I'm sitting in a back pew at church, a bit sad, a bit lost. A man sits behind me, chatting away. I'm also a bit annoyed because the service is well under way. I turn around to see what his "deal" might be. Crazy? Homeless? Both would be quite possible in my church. We exchange brief smiles. Huh. He seems happy.
I am not. It has been a rough couple of months. I've just returned from a profound and life-changing trip to the Middle East where I interviewed Iraqi refugees and accidentally fell in love with one of them. The Iraqi and I have since — in broken English texts and instant messages — painfully and awkwardly ended it all. And the refugee crisis itself is far from ending — 4 million Iraqis are homeless. And I am angry, frustrated and broken.
During the greeting, I decide to turn to the man behind me. We shake hands. He smiles enormously.
So here I am: An almost-40-still-single woman struggling with enough guilt and remorse for a nation, as well as a broken heart.
While the rest of the congregation listens to the pastor deliver the sermon, the man behind me sings. Seriously, dude?
I try to focus, but it's hard. Since returning, I feel separate, lonely. Re-entry has been difficult. I'm having a hard time rejoining U.S. culture — with all the things we have, how much we have and its focus on all the things its citizens have (and assume we'll always have). I'm desperately worried for the Iraqis I met, who used to have all we have and now have nothing. All of this is distracting me during the sermon. Plus there's a man humming a little ditty behind me.
So I pray: "Please, God. Help me. Show yourself to me. Make yourself known. I need you now. I am lost. I need Jesus right now. I need to believe in Jesus right now. I need to believe in a savior ... in something. I can't do this alone. I can't do any of this alone. Please, Jesus. Come to me. Walk with me. Be with me."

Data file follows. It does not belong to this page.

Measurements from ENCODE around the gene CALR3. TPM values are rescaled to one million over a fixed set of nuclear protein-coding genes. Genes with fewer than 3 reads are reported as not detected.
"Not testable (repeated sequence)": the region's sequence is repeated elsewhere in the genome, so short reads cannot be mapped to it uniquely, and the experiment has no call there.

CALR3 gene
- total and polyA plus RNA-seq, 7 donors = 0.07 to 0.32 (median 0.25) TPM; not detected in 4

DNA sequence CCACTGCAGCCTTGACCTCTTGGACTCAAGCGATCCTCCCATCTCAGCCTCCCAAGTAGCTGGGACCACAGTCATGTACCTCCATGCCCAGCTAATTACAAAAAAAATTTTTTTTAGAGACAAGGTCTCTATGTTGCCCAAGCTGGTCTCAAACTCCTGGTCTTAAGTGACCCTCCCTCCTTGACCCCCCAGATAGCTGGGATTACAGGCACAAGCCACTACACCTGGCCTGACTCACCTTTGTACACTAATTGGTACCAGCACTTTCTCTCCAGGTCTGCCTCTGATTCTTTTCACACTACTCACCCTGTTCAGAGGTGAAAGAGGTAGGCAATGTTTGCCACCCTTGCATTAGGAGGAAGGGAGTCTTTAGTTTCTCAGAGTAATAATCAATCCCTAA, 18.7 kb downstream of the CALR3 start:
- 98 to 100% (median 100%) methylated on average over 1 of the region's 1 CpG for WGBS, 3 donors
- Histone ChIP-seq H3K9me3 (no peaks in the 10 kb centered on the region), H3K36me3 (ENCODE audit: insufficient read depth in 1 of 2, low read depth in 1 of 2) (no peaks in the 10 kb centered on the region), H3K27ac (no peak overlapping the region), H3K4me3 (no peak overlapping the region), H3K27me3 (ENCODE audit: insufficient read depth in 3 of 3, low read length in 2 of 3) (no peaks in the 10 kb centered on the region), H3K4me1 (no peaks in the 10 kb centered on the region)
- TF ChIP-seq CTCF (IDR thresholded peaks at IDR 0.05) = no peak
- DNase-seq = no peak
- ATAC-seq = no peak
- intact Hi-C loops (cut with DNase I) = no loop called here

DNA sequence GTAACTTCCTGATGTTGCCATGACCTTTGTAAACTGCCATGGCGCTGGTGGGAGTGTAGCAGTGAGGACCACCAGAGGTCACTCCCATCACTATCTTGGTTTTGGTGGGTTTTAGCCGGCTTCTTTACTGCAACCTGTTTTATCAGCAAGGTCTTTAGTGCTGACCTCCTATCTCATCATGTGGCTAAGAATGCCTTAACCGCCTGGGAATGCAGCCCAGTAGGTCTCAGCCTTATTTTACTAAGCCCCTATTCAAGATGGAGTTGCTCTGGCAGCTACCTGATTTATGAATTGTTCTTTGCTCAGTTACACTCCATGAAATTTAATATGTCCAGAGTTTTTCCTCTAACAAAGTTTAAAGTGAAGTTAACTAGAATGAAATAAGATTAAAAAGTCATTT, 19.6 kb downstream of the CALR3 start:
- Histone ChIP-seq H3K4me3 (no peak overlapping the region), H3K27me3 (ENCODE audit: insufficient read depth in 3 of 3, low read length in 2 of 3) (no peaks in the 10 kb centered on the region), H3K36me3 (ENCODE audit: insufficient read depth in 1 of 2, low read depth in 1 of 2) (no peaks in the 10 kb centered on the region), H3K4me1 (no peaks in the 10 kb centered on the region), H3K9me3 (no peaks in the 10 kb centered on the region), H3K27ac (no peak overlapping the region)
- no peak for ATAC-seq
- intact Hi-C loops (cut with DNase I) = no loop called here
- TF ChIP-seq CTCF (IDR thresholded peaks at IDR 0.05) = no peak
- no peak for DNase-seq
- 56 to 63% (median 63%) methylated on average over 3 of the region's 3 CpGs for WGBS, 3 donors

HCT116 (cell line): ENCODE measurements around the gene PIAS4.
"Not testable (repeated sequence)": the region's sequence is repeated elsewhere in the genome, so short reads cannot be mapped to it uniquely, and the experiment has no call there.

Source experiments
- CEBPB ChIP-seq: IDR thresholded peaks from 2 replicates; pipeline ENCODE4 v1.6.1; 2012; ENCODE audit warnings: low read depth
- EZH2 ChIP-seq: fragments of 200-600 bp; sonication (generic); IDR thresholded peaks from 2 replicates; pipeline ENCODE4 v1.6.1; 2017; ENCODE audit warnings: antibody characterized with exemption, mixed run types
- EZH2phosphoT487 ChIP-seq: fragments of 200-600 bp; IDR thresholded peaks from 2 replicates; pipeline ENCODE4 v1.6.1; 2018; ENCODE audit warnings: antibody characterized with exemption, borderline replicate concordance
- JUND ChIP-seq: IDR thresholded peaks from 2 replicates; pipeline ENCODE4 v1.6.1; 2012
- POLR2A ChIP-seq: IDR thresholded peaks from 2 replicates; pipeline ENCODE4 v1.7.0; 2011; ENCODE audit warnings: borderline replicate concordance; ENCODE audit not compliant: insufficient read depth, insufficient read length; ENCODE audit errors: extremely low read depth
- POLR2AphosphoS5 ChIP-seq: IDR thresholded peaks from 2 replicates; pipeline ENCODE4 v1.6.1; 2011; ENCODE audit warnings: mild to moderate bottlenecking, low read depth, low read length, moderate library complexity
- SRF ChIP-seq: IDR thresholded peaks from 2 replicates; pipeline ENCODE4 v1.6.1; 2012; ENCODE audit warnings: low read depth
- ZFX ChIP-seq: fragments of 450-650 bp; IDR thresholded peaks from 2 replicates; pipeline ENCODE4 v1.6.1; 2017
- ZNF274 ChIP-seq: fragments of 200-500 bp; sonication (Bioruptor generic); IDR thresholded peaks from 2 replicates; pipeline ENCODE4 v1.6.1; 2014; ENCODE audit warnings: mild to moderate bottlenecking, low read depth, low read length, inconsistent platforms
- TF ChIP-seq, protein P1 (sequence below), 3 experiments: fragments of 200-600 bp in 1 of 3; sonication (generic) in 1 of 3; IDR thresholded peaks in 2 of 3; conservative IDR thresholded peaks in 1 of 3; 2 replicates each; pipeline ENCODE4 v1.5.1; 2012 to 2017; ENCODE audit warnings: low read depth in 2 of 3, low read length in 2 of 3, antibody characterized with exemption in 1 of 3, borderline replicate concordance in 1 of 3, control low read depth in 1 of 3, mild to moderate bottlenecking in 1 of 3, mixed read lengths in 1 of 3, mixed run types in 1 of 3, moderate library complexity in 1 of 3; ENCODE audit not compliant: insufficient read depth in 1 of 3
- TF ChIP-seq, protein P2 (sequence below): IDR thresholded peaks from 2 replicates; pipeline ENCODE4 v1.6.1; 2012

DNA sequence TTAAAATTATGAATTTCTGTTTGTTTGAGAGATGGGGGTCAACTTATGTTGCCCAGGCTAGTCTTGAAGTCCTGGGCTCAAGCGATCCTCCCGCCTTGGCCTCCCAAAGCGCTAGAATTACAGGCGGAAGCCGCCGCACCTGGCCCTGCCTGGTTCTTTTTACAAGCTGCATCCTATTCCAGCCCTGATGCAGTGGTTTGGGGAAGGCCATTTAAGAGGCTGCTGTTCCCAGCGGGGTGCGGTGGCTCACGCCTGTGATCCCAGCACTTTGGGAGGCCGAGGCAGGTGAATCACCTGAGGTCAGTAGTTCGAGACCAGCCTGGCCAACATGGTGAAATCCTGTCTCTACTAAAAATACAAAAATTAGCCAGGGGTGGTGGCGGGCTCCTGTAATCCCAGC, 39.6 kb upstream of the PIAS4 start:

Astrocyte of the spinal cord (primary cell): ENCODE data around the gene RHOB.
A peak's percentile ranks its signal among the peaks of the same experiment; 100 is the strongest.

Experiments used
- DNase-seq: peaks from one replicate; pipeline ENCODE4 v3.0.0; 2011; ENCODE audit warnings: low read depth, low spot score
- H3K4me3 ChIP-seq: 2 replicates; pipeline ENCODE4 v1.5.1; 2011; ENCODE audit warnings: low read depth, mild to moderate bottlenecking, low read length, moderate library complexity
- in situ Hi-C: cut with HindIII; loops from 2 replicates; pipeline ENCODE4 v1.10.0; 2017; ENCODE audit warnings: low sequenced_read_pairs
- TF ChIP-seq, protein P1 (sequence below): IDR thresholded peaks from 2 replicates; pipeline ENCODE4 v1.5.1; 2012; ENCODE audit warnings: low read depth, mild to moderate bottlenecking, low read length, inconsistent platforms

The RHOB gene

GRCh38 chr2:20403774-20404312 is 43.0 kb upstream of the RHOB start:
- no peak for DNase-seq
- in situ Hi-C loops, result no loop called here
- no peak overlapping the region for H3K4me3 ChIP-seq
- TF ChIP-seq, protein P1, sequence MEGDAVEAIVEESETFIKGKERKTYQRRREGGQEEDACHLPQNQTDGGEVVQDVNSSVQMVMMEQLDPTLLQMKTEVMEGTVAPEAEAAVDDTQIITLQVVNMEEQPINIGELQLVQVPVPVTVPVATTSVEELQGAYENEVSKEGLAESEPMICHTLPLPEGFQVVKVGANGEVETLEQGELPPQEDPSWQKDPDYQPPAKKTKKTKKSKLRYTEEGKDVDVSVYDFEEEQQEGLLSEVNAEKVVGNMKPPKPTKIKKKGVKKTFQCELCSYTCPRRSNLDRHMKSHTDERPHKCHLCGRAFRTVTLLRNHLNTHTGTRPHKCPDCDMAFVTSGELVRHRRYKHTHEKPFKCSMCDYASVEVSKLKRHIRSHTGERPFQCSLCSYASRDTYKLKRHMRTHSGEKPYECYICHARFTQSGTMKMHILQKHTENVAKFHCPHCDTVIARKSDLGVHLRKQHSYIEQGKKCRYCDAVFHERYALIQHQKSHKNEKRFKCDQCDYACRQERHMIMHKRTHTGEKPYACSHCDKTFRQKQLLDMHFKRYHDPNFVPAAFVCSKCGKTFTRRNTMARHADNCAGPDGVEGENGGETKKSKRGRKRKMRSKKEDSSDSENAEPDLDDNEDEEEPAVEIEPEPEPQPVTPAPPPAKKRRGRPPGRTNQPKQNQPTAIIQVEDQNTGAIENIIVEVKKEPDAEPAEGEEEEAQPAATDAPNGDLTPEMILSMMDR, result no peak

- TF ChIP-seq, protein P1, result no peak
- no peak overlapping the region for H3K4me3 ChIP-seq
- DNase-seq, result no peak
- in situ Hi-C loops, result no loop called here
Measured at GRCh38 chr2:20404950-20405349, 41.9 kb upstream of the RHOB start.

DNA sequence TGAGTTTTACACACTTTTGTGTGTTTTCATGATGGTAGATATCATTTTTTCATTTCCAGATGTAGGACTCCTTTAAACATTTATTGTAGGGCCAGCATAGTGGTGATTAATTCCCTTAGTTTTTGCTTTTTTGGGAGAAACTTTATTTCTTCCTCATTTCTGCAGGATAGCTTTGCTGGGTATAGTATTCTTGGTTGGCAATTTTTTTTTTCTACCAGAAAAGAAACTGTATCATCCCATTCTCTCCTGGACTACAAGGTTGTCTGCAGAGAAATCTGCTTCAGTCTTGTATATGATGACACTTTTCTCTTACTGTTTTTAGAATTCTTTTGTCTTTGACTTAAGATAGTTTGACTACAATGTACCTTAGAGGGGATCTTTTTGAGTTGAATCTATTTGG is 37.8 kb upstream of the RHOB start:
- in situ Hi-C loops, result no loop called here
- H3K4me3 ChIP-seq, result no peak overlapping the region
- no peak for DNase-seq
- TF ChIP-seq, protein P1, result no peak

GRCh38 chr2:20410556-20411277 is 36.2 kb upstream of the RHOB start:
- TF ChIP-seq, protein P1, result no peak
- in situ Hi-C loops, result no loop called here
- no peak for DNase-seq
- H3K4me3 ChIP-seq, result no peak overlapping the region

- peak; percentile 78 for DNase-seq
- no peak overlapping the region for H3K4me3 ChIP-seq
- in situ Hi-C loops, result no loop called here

The service ends. I breathe. Everything is the same. I still hear happy noises behind me. I decide I need to speak to this man: "Hello. Welcome. Are you new here?"
"Oh, thank you!" he answers with abundant joy, "I am so glad to be here. I love it here! I am so happy here. What a wonderful place! I'm so grateful!" His smile beams.
"I'm Kim," I offer.
"Yes, yes, yes, of course," he says. "I am Jesus."
"You are ... I'm sorry, what is your name? Hay-sus ... or yeh-sus?" I ask. I'm convinced he could not have just said "Jesus."
"No, no. I am Jesus. Jesus," he clearly and plainly states, unaware of my silent prayers.
Really, God? Really?
I look into his eyes, this man who sat behind me on this day of all days, and feel immediate, headshaking, laugh-out-loud gratitude.
"Hello, Jesus," I say, smiling at last.
© 2016 Augsburg Fortress, Publishers